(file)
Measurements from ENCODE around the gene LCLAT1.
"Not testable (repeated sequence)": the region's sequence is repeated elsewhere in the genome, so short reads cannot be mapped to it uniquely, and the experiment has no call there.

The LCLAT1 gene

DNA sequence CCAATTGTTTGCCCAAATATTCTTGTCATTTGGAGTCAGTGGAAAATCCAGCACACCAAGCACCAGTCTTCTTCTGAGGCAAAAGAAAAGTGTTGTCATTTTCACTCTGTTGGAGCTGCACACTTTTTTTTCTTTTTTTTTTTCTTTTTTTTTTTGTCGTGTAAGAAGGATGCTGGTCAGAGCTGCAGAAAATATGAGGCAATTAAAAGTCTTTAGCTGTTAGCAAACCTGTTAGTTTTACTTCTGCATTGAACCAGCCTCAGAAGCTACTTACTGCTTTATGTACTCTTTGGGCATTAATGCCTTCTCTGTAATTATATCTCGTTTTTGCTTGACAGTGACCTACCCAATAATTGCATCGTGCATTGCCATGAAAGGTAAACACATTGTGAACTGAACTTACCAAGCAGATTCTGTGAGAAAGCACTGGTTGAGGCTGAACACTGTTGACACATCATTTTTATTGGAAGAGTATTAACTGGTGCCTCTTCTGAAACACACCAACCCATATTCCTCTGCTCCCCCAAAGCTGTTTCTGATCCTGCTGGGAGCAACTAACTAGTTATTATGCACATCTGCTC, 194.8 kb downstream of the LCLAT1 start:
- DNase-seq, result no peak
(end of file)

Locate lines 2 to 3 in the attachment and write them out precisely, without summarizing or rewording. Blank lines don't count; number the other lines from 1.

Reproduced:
"Not testable (repeated sequence)": the region's sequence is repeated elsewhere in the genome, so short reads cannot be mapped to it uniquely, and the experiment has no call there.

The LCLAT1 gene